20 Largest Airports in the U.S.
Bigger (or, in the case of airports, busier) is not always better. Nor is size an indication of passenger traffic. In fact, some of the most gigantic airports in the U.S. happen to have relatively few people coming through.
We bet few people know which is the largest flying hub in the country. And no, it's not Atlanta. (That's the busiest.)
Here are the 20 biggest airports in America.
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20. Austin–Bergstrom International Airport, Texas
Size: 6.64 square miles (17.2 square kilometers)
Passenger traffic: 13.5 million
Stay nearby: Hyatt Place Austin Airport
Bottom Line: Austin–Bergstrom International Airport
When it comes to size, the Texan capital is overshadowed by Dallas, Fort Worth and Houston. But Austin also likes things big and loud. Case in point: its huge airport.
The Austin-Bergstrom Airport covers more than 6.5 square miles — that's about 2.5 square miles larger than the Philippines' famous Boracay island!
19. Nashville International Airport, Tennessee
Size: 7.1 square miles (18.4 square kilometers)
Passenger traffic: 15.5 million
Stay nearby: Embassy Suites Nashville - Airport
Bottom Line: Nashville International Airport
Most people don't realize just how huge Nashville's airport is. That's because a large part of its operations isn't necessarily passenger-related.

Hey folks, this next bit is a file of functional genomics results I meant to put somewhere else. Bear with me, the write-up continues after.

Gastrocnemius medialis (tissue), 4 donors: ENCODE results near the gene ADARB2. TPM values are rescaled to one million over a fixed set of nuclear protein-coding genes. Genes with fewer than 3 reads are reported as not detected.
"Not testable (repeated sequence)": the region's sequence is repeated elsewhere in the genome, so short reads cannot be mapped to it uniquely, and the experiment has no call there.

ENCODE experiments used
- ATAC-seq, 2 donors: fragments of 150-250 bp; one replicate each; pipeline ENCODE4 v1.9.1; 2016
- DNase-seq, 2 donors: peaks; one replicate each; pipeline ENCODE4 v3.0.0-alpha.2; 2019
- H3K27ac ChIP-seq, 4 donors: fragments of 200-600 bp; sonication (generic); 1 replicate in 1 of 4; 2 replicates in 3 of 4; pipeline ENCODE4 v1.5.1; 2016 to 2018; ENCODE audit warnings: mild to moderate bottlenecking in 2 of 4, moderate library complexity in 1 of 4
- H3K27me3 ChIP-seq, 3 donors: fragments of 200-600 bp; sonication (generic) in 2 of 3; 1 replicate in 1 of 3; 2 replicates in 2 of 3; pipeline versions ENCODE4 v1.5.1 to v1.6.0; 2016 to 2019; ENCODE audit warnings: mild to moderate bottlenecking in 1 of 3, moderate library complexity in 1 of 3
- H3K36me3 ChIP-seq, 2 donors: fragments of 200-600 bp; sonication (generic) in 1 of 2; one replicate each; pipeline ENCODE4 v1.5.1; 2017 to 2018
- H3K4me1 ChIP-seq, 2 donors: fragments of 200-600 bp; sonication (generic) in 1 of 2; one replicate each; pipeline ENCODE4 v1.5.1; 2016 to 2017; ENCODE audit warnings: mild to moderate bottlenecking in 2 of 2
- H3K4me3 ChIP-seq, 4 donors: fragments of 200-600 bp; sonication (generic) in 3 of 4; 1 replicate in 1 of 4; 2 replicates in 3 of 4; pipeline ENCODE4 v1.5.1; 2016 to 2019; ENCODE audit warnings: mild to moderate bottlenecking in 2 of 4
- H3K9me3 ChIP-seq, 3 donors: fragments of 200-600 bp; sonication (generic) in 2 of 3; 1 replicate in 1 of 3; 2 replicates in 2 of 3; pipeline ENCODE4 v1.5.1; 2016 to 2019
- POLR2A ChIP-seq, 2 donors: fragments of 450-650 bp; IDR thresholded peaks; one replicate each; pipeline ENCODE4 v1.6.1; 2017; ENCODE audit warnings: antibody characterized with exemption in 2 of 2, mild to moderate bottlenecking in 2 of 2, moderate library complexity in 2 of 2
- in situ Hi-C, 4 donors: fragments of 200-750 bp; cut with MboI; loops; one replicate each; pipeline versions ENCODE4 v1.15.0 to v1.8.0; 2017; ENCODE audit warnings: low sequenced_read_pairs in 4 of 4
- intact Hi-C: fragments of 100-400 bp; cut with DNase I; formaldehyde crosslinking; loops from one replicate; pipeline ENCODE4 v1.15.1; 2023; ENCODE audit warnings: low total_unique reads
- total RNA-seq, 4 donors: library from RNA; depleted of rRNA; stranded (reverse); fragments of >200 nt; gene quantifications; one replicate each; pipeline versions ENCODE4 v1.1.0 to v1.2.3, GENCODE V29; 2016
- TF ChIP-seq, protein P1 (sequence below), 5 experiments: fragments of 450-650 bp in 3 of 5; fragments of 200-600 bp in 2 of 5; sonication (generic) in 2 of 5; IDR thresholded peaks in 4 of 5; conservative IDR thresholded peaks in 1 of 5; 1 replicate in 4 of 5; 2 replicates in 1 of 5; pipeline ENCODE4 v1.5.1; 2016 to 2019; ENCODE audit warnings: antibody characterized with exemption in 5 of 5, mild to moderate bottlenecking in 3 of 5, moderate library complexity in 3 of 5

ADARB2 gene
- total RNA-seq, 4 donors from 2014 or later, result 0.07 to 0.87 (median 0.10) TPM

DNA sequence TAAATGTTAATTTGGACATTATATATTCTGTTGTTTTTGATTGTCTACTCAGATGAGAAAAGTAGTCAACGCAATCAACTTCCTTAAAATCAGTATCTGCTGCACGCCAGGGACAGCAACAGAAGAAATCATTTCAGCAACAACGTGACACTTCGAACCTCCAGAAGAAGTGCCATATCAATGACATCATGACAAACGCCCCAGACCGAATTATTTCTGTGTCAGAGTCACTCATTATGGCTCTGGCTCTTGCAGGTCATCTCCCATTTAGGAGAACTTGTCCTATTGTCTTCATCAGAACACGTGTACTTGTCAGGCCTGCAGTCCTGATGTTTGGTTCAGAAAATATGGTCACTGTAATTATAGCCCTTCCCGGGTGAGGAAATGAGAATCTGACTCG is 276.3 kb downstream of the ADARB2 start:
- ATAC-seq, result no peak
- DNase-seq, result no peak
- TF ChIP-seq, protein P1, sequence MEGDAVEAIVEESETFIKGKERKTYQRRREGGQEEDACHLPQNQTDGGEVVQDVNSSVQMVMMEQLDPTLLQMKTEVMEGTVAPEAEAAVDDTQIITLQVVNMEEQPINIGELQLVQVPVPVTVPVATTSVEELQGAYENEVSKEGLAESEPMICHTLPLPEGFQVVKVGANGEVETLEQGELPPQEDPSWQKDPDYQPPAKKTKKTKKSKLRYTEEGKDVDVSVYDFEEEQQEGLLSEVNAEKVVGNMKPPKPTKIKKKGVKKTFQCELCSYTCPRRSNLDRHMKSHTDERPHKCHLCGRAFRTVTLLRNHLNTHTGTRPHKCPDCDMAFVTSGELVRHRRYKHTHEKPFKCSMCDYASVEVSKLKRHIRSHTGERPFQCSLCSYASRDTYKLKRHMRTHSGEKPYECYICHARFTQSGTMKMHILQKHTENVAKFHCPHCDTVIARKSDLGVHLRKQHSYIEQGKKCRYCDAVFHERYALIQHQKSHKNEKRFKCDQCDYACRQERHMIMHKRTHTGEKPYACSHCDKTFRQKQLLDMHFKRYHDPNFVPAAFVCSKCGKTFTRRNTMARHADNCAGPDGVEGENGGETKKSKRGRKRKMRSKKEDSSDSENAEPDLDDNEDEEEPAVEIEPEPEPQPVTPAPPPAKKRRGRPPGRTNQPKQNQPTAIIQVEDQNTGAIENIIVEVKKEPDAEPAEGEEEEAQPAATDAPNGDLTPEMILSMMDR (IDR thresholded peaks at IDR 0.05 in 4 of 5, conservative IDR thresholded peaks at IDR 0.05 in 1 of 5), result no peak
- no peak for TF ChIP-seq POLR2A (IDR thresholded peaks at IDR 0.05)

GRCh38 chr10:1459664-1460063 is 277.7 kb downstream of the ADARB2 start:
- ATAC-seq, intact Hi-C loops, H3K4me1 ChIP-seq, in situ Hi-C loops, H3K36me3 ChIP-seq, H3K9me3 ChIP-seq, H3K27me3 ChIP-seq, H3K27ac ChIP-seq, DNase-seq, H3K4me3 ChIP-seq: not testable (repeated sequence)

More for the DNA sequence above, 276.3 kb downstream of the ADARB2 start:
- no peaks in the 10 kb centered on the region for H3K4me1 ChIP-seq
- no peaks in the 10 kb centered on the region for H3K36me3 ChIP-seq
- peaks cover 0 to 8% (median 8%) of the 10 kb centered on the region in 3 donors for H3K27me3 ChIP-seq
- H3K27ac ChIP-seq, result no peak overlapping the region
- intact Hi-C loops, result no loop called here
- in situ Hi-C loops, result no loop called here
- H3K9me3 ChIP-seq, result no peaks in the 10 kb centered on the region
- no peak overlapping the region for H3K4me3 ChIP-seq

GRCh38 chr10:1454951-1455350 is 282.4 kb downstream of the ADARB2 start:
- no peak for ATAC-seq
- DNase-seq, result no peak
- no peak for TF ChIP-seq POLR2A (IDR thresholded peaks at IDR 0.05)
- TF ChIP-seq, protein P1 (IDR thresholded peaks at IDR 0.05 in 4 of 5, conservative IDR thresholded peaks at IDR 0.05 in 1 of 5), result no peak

Besides serving commercial airlines, four cargo airlines operate from here. A large part of the land is also used as a military airport.
18. Hartsfield-Jackson Atlanta International Airport, Georgia
Size: 7.34 square miles (19 square kilometers)
Passenger traffic: 75.7 million
Stay nearby: Sonesta Atlanta Airport North
Bottom Line: Atlanta International Airport
Atlanta's international airport may not be the biggest in the U.S., but it's the busiest in the entire world. A dizzying 36.7 million people pass through it every year. For perspective, that's a little more than the population of Canada!
Given how much volume the airport handles, it makes sense for it to need a large area. With 192 gates, you'll likely need to take the Plane Train if you are connecting and need to get from one side of the airport to another. It's no mystery why people intensely dislike having to fly through here.
Bottom Line: Detroit Metropolitan Airport
Detroit may not yet have recovered to what it was during its heyday, but it's still a highly trafficked destination, especially for air travelers connecting to international destinations.
The Detroit Metropolitan Airport saw more than 23 million passengers in 2021 — and that's in the midst of the COVID-19 pandemic.
16. Raleigh–Durham International Airport, North Carolina
Size: 7.8 square miles (20.2 square kilometers)
Passenger traffic: 8.8 million
Stay nearby: Hyatt Place Raleigh-Durham Airport
Bottom Line: Raleigh–Durham International Airport
While its passenger volume isn't on par with that of big cities, Raleigh-Durham International Airport covers a vast swath of land. Still, despite its size, there are relatively few shopping and dining options. Neither category gets to 25, according to a Booking.com study.